‘D-day’ for northern Ontario small businesses who used government loans to survive COVID

‘D-day’ for northern Ontario small businesses who used government loans to survive COVID

Dozens of small businesses in northern Ontario that survived the COVID pandemic thanks to government loans are facing a repayment deadline on Thursday and struggling to come up with the tens of thousands of dollars they borrowed. 

Gail Mills, who has run the Bermuda Tan salon in Timmins for 35 years, says she was “fortunate” to get a bank loan to help pay back the $40,000 she borrowed from the federal Canada Emergency Business Account or CEBA.

“This is D-day for a lot of people,” she said.

“We knew we would have to pay it back, but a three-week deadline was a little bit of an insult.”

The federal government had already extended the deadline twice and has said doing it again could cost taxpayers $900 million, but Mills says a longer repayment period or lower interest rates would be a “big help” since business has not completely recovered.

“It’ll never be pre-COVID. I’ve come to terms with that. Life is different now,” said Mills, adding she knows of several small businesses in Timmins that are closing for good this year.

Lola Jones, who sells clothes and home decor at Varied Treasure in North Bay, still isn’t sure if she’s going to make the deadline to pay back her $60,000 loan.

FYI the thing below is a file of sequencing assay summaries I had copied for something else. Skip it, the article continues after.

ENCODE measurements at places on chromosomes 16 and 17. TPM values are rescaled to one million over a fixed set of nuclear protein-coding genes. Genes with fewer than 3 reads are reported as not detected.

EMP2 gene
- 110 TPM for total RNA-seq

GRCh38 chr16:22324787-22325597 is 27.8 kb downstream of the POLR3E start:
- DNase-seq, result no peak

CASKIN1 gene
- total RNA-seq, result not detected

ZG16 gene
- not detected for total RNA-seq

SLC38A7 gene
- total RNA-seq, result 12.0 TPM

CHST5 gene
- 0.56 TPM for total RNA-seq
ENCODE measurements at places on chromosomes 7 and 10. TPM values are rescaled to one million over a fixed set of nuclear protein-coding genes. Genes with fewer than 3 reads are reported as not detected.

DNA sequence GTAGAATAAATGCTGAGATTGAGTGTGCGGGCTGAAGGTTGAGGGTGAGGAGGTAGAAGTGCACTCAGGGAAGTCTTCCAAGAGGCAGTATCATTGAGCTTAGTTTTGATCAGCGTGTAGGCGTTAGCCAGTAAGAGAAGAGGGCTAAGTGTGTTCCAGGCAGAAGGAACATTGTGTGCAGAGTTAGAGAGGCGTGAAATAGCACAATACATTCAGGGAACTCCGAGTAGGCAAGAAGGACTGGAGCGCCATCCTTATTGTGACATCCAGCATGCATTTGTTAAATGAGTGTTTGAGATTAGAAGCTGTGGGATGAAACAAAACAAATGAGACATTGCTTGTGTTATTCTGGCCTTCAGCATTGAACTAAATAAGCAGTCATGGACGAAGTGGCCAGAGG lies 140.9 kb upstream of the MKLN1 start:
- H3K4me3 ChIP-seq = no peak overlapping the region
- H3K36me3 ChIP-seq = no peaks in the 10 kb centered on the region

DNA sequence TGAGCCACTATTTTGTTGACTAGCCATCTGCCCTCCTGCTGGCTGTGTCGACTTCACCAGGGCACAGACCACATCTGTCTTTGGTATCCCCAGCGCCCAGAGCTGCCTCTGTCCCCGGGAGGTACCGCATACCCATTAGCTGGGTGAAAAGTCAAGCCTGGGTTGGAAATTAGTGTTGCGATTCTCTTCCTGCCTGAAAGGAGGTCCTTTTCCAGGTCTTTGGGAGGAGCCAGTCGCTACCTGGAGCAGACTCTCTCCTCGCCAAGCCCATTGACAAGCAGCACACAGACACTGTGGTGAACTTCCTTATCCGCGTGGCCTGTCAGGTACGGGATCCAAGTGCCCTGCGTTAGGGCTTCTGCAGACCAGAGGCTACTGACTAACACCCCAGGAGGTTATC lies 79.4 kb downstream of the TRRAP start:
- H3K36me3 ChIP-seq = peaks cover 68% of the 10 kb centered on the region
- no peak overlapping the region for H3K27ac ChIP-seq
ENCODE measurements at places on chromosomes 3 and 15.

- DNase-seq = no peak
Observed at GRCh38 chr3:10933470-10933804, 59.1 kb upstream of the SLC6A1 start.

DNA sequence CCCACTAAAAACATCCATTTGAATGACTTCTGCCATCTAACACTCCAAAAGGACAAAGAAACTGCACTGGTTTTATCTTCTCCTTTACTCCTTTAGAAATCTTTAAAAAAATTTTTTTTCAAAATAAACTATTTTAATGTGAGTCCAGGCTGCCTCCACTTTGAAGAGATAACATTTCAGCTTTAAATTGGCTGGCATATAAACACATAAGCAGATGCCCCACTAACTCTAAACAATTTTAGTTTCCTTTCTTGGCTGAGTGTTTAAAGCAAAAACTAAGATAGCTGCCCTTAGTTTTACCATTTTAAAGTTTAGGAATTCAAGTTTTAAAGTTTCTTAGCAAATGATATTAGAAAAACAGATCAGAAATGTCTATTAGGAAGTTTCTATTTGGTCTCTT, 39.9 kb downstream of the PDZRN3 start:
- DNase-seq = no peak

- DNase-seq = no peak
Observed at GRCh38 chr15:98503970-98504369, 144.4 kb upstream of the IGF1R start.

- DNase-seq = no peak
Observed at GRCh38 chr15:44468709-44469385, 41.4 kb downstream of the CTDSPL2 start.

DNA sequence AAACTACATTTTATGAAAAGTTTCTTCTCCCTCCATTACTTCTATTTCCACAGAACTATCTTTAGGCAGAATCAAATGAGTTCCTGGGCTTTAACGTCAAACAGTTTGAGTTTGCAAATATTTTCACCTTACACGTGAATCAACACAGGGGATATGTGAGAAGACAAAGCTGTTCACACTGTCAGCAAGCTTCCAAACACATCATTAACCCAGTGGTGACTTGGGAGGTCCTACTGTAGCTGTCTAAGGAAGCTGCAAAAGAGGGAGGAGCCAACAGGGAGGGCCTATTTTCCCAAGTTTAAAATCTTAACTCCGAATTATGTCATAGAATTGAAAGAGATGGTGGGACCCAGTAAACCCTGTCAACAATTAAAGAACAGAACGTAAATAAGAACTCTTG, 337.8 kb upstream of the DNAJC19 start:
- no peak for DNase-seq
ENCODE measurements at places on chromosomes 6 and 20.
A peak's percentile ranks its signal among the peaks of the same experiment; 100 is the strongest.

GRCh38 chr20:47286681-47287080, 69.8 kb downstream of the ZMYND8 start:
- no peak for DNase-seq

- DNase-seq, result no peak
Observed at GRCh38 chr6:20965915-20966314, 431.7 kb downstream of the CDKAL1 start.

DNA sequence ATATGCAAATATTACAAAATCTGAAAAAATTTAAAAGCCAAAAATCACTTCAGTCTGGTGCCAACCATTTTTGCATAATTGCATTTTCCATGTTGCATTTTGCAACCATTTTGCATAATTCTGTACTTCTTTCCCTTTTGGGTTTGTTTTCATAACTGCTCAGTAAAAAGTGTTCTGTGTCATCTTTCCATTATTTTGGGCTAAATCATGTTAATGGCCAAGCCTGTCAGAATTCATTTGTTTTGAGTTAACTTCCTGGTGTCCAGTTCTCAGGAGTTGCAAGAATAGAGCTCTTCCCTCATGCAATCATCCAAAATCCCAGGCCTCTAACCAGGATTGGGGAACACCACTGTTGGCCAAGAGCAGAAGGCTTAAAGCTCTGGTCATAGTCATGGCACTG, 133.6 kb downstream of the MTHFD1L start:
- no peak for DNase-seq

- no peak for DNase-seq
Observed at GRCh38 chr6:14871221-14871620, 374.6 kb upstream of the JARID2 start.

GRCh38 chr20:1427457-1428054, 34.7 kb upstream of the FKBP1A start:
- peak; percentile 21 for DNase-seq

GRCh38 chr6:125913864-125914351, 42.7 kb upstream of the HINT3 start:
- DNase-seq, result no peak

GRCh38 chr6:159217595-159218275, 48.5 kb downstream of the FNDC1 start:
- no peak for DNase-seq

Graffiti on a building reads 'COVID versus Capitalism'
North Bay store owner Lola Jones feels it’s ‘unfair’ that businesses have to repay their federal COVID loans, while individuals who received CERB during the pandemic do not. (Erik White/CBC )

With a mortgage and other bills to pay, she said she had no choice, but to get a loan when her shop was “shut down flat” by COVID restrictions.

“It was basically our lifeline to survive,” Jones said. 

“I mean I know it was a loan and yes a loan you’re entitled to pay back, but I just found it very unfair that business owners had to get a loan to survive, but everyone else, employees of a business when they were shut down they were able to live and receive money, but they don’t have to pay it back.”

She worries about repaying the loan at a time when “every customer that comes in is talking to me about how they’re finding it hard to make their car payments.”

At Thunder Bay clothing manufacturer Ungalli, owner Hailey Hollinsworth says this Christmas sales season was “quite rough” but “we had to use pretty much any profit that we made at Christmas to pay back this loan which now puts us in a rough spot starting the new year.”

“I’m really grateful that we have found it, but it’s definitely stressful,” she said of the $60,000 loan needed during the pandemic for “everything from payroll to rent to our own pay.”

A sign reads 'Closed due to COVID-19'
Small businesses in northern Ontario say finding the money to repay COVID loans has been tough when the economy hasn’t fully bounced back following the pandemic. (Erik White/CBC)

Hollinsworth says post-COVID her business has shifted to online sales and more promotional clothing.

“We’re definitely in it for the long haul and we’re hopeful, but everything feels so unknown, so it definitely feels a little scary,” she said.